Partitioning is what differentiates scaling-out from scaling-up, isn't it? I thought so too until I read Pat Helland's blog post on Hyder, a research database at Microsoft, in which the database is the log, no partitioning is required, and the database is multi-versioned. Not much is available on Hyder. There's the excellent summary post from Mr. Helland and these documents: Scaling Out without Partitioning and Scaling Out without Partitioning - Hyder Update by Phil Bernstein and Colin Reid of Microsoft.
The idea behind Hyder as summarized by Pat Helland (see his blog for the full post):
Hyder is a software stack for transactional record management. It can offer full database functionality and is designed to take advantage of flash in a novel way. Most approaches to scale-out use partitioning and spread the data across multiple machines leaving the application responsible for consistency.
In Hyder, the database is the log, no partitioning is required, and the database is multi-versioned. Hyder runs in the App process with a simple high-performance programming model and no need for client server. This avoids the expense of RPC. Hyder leverages some new hardware assumptions. I/Os are now cheap and abundant. Raw flash (not SSDs – raw flash) offers at least 10^4 more IOPS/GB than HDD. This allows for dramatic changes in usage patterns. We have cheap and high performance data center networks. Large and cheap 64-bit addressable memories are available. Also, with many-core servers, computation can be squandered and Hyder leverages that abundant computation to keep a consistent view of the data as it changes.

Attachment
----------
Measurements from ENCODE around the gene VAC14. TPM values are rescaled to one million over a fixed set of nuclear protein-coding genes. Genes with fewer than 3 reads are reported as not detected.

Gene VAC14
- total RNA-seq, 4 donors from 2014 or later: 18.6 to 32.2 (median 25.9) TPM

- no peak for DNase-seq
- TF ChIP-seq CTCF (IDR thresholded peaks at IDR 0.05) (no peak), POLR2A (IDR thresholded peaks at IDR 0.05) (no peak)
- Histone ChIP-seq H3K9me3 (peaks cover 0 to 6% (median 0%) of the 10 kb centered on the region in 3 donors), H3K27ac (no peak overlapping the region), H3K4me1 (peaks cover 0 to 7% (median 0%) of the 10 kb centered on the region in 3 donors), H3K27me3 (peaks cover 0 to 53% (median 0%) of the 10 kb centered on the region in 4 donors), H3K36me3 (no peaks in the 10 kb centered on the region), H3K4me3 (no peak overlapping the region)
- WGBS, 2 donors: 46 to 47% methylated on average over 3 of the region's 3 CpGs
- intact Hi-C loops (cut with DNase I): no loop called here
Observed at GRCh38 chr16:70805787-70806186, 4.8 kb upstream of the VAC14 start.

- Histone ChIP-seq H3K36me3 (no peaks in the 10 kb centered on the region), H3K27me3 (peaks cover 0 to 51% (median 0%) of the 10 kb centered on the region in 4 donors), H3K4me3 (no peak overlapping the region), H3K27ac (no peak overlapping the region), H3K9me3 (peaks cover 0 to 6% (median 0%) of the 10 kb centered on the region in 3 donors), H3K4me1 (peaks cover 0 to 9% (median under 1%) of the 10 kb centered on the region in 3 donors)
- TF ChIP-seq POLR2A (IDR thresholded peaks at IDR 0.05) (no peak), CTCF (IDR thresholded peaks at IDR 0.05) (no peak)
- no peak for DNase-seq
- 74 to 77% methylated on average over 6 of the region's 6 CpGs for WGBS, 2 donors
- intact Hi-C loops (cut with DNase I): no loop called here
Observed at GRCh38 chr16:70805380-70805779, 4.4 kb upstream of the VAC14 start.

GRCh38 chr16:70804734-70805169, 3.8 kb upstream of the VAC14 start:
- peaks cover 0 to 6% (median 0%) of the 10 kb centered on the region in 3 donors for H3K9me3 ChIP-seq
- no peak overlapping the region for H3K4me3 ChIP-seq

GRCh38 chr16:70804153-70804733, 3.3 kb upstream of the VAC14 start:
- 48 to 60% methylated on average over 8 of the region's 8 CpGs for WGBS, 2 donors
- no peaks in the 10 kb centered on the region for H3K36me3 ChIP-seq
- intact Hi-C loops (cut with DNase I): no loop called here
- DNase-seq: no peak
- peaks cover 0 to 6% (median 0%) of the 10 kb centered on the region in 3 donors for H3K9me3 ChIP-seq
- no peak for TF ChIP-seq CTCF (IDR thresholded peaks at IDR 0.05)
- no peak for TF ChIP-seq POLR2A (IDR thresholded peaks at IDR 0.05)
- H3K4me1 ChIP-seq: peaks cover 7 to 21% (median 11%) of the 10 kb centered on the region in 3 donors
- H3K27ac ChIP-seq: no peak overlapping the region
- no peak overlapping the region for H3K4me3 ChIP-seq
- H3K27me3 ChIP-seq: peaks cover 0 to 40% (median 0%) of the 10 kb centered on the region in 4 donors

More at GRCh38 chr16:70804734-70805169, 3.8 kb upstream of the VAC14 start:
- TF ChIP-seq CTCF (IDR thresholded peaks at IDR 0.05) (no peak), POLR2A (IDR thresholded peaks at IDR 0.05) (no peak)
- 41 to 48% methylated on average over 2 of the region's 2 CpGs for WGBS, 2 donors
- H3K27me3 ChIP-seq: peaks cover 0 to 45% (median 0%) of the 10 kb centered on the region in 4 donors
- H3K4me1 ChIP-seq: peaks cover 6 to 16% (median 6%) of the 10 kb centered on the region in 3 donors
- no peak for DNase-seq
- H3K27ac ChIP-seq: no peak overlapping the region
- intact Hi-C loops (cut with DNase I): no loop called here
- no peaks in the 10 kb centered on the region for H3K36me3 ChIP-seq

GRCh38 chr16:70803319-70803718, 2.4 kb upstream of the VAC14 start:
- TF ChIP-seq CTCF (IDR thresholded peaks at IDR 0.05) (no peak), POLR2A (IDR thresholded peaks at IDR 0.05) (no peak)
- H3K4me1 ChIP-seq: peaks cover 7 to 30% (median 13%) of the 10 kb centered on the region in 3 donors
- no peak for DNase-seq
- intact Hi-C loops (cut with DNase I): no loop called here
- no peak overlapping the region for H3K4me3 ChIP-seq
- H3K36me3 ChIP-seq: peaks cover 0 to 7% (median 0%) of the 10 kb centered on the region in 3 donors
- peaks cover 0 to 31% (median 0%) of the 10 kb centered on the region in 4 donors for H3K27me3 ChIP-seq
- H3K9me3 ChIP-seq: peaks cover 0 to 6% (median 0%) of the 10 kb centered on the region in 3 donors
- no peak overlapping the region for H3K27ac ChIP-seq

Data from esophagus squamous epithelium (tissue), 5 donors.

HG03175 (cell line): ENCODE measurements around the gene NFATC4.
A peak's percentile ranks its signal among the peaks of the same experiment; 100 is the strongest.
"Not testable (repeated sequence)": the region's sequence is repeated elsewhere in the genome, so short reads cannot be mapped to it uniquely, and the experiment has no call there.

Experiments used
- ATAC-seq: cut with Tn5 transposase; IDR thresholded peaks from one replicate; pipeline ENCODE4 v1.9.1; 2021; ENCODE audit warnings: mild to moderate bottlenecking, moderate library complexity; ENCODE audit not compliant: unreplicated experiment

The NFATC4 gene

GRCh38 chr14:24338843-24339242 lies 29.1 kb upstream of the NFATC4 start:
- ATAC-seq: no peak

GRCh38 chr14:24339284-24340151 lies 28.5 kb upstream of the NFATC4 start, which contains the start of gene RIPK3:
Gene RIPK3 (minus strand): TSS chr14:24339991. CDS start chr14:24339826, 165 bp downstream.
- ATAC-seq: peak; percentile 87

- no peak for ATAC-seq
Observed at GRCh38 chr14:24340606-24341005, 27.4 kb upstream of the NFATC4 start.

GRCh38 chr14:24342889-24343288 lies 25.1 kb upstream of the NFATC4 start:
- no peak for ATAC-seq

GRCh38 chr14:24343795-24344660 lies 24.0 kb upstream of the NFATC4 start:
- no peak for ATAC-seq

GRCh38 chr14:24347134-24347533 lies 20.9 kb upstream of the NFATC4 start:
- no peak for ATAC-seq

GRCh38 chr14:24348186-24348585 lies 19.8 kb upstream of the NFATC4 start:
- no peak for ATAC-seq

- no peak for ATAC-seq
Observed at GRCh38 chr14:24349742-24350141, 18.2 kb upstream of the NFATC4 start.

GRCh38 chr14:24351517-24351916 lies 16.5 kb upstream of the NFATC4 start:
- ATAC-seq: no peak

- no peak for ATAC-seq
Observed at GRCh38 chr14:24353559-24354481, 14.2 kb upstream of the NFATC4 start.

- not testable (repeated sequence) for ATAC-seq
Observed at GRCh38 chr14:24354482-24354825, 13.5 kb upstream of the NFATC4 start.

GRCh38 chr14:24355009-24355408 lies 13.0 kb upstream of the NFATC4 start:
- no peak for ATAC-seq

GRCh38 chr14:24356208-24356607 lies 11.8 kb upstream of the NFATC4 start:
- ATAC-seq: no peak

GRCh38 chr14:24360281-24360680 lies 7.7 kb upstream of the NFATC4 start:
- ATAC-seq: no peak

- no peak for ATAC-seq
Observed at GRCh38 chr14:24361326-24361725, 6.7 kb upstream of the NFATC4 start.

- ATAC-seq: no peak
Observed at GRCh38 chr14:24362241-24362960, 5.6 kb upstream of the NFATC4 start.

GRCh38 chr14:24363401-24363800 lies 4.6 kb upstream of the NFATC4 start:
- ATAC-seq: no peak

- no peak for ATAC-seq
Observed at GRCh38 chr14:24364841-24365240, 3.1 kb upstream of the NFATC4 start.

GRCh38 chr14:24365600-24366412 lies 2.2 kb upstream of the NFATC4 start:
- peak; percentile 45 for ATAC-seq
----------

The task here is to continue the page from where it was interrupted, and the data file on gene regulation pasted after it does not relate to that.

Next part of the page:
The Hyder system has individual nodes and a shared flash storage which holds a log. Appending a record to the log involves a send to the log controller and a response with the location in the log into which the record was appended. In this fashion, many servers can be pushing records into the log and they are allocated a location by the log controller. It turns out that this simple centralized function of assigning a log location on append will adjudicate any conflicts (as we shall see later).
The Hyder stack comprises a persistent programming language like LING or SQL, an optimistic transaction protocol, and a multi-versioned binary search tree to represent the database state. The Hyder database is stored in a log but it IS a binary tree. So you can think of the database as a binary tree that is kept in the log and you find data by climbing the tree through the log.
The Binary Tree is multi-versioned. You do a copy-on-write creating new nodes and replace nodes up to the root. The transaction commits when the copy-on-write makes it up to the root of the tree.
For transaction execution, each server has a cache of the last committed state. That cache is going to be close to the latest and greatest state since each server is constantly replaying the log to keep the local state accurate [recall the assumption that there are lots of cores per server and it’s OK to spend cycles from the extra cores]. So, each transaction running in a single server reads a snapshot and generates an intention log record. The transaction gets a pointer to the snapshot and generates an intention log record. The server generates updates locally appending them to the log (recall that an append is sent to the log controller which returns the log-id with its placement in the log). Updates are copy-on-write climbing up the binary tree to the root.
Log updates get broadcast to all the servers – everyone sees the log. Changes to the log are only done by appending to the log. New records and their addresses are broadcast to all servers. In this fashion, each server can reconstruct the tail of the log.Performance of Hyder: The system scales without partitioning. The system-wide throughput of update transactions is bounded by the update pipeline. It is estimated this can perform 15K update transactions per second over a 1GB Ethernet and 150K update transactions per second over a 10GB Ethernet. Conflict detection and merge can do about 200K txs per second.